- BC Games
Future tennis stars on display at Kelowna tourney
Since playing in his first competitive match at age 11, Pavel Krainik hasn't wavered from his dream one iota.
Playing tennis for a living at the game's highest level—like his idol Roger Federer—remains the 19-year-old Canadian's ultimate goal.
Krainik, from Toronto, is among 55 players who travelled to Kelowna this week for the ITF Kelowna Futures Tennis Tournament.
The $15,000 event at the Parkinson Rec Centre courts is an opportunity for singles and doubles players—both professional and NCAA Div. 1—to earn valuable points towards one day competing on the ATP tour.
Krainik, who is currently ranked 938th in the world, says tour stops such as the one in Kelowna is a vital part of the process in reaching the game's top level.
"You have to be able to get past stages like this to play in big tournaments like the (World Tour) Masters, the ATP and ultimately, the Grand Slams," said Krainik, the fifth-ranked player in singles at the Kelowna tournament. "Everybody at these tournaments knows how to play and everybody's hungry to win. This is a necessary step all the best players in the world have had to take before, so being successful at this level is important."
With a win in Kelowna, a player of Krainik's status could move up anywhere from 200 to 300 spots in the rankings, another indication of the value of winning on pro tennis's secondary circuits.
Most of the players this week are ranked between No. 200 and No, 1,200 in the world.
As for the skill and level of competition at a Futures events, tournament organizer Joachim Nierfeld said fans are witnessing a quality of tennis never seen before in Kelowna.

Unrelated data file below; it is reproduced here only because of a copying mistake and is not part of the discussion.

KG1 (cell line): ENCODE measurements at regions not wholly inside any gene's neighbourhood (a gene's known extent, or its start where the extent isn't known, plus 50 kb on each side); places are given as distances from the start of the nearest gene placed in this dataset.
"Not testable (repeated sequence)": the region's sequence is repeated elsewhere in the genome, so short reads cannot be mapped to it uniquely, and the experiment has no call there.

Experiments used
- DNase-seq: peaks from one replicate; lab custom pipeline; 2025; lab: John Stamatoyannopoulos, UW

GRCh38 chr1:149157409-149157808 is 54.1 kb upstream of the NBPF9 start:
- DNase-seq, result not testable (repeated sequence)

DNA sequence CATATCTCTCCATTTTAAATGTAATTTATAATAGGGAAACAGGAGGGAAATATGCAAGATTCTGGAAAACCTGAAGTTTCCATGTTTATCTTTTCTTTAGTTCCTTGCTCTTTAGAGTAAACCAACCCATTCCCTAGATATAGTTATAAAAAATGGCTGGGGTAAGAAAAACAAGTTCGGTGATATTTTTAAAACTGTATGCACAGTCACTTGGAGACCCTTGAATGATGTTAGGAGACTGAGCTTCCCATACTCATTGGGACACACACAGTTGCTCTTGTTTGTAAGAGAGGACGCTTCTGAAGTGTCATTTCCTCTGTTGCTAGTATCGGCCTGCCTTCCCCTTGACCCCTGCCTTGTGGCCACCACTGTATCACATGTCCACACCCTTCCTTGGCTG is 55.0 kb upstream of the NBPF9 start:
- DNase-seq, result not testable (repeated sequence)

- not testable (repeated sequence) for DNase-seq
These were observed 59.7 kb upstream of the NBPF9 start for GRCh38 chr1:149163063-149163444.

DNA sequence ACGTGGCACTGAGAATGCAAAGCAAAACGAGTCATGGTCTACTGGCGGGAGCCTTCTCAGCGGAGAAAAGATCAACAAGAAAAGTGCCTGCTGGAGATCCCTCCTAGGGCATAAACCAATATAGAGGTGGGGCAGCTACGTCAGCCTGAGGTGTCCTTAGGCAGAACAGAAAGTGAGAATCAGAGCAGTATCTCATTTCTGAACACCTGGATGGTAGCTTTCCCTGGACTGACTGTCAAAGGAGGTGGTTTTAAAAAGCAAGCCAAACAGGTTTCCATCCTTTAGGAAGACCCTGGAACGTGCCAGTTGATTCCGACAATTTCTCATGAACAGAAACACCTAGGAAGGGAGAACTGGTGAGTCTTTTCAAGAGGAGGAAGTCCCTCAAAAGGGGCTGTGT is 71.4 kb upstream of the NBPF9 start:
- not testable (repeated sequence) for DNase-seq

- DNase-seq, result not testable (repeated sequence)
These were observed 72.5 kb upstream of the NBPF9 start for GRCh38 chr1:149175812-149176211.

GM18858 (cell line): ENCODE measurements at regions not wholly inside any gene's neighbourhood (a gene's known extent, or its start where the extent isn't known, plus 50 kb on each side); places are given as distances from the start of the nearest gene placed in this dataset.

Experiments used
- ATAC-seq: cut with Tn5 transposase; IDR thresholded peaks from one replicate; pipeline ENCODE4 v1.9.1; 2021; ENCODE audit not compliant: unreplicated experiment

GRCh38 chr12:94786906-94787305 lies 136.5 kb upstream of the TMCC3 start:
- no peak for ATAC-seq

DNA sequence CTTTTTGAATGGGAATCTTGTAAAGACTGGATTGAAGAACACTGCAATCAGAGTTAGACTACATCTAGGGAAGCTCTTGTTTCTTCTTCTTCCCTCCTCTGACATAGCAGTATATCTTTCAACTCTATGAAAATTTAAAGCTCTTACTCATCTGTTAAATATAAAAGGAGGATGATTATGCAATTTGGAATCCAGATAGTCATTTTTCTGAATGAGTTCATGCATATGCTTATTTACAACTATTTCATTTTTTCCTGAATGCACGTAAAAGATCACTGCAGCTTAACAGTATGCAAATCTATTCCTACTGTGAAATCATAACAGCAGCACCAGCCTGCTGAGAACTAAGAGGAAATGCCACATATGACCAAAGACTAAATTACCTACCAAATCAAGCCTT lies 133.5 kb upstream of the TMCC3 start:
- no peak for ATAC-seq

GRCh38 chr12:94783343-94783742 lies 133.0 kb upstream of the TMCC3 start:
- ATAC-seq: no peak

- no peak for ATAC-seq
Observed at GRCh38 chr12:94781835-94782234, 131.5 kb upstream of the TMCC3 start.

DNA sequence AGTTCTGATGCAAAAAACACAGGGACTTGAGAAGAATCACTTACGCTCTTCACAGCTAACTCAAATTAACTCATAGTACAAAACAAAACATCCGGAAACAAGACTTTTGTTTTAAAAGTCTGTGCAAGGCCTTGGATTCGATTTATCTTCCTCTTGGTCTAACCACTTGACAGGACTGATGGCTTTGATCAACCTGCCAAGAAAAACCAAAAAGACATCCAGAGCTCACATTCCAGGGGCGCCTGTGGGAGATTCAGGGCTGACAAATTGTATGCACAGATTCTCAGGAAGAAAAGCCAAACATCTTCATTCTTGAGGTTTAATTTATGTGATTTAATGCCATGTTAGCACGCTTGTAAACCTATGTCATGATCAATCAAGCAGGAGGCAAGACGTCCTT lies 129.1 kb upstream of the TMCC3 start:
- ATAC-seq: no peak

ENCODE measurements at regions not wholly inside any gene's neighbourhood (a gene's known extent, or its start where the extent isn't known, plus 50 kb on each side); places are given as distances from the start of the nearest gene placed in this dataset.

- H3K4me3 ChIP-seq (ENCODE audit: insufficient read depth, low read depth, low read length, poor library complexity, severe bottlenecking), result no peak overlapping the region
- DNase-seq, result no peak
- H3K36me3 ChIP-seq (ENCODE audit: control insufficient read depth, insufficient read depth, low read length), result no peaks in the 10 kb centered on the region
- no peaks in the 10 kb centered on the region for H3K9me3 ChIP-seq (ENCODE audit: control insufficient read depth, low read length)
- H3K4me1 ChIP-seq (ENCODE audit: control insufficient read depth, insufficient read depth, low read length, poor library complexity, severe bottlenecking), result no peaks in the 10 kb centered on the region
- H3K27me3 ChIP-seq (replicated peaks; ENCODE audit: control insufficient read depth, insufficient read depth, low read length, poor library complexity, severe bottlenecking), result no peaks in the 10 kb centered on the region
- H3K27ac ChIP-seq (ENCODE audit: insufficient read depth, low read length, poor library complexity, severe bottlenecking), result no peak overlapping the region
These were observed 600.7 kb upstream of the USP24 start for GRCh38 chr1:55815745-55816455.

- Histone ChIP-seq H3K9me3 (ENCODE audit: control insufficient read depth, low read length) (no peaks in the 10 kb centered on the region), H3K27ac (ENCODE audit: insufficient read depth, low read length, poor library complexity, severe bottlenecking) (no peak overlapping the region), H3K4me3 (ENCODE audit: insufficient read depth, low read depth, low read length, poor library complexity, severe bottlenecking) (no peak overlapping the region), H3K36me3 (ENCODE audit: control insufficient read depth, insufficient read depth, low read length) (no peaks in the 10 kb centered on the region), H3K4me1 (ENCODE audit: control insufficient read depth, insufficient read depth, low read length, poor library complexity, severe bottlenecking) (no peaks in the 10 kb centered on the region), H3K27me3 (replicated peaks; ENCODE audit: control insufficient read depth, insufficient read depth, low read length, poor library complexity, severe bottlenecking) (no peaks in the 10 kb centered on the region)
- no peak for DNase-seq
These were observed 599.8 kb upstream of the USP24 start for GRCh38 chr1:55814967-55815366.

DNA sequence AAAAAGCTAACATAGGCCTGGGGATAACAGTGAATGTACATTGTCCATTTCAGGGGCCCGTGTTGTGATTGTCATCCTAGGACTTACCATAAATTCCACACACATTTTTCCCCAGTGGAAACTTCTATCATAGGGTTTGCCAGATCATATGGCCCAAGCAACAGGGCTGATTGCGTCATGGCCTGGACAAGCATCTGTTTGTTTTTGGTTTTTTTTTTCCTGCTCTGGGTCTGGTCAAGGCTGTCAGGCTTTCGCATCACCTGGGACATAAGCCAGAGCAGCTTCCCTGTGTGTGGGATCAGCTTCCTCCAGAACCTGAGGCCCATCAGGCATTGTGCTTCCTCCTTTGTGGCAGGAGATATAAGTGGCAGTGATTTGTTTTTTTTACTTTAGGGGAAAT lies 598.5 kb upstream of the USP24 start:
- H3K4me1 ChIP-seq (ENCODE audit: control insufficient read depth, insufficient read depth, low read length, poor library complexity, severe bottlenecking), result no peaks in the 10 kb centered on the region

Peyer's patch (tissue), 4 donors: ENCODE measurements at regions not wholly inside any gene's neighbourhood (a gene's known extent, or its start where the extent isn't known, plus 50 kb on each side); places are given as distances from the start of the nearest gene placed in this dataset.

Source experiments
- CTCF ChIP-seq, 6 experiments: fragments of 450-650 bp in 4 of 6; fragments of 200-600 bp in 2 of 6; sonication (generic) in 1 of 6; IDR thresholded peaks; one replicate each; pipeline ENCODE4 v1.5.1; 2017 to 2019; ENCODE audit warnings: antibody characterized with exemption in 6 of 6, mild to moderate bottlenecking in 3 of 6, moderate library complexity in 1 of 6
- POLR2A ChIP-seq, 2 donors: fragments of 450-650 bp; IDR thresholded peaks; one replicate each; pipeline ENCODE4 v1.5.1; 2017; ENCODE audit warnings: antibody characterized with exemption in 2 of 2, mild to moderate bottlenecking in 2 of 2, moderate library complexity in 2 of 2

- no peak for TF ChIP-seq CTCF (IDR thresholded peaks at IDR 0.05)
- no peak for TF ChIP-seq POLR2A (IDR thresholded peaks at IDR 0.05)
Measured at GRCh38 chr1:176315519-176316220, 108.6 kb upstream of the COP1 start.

"This is world class tennis, these kids coming here are usually between 18 and 23 and are trying to make it to the next level which is the challenger level or even up to the ATP tournaments," said Nierfeld, a former tennis pro from 1990 to 1998.
"For the unused or untrained eyes, we wouldn't even notice a differrence between them and the top 20 players in the world. They're hitting it just as hard, just not as often between the lines as the top players do."
If all goes as planned for Nierfeld and the organizing committee, the Futures Tournament will become an annual event in the Okanagan.
Both the ITF and Tennis Canada would like a three-year commitment from Kelowna and Nierfeld would like to oblige, both for the benefit of local tennis community and the growth of the sport in general.
"The real meaning for us is to grow tennis and create an awareness of how great the sport is," said Nierfeld, who has had help from 65 volunteers in staging the event. "It's a healthy sport for kids for adults for seniors, a sport a four-year-old can play and a 90-year-old can play. It's a very inexpensive sport, so the goal is really to grow the sport."
The Kelowna Futures Tennis Tournament is a true international event with athletes competing from several countries including Canada, the U.S, Germany, Argentina, Israel, Trinidad, South Africa and South Africa.
The top singles seed heading into the tournament was Montreal's Erik Chvojka.
Ranked 232nd in the world, Chvojka was one set away from qualifying for Wimbledon this year, before making the trip to Kelowna.
Also making the stop in Kelowna is Slovakian Dominik Hrbaty, a doubles finalist at the French Open in 2005.
The singles quarterfinals will be played on Friday, the semifinals on Saturday at 2 p.m., and the final on Sunday beginning at 1 p.m.
Adult passes for Friday and Saturday are $10 each day, and $15 for Sunday.
Youth passes (under 18) are $5 for Friday and Saturday, and $8 on Sunday.
Tickets are available at the Harvest Golf Club, Cedar Creek Winery, NuFloors, the Mission and Lakeview Heights Tennis Clubs, and Global Fitness.
For more information on the ITP Kelowna Futures Tennis Tournament, visit www.kelownafuturestennis.com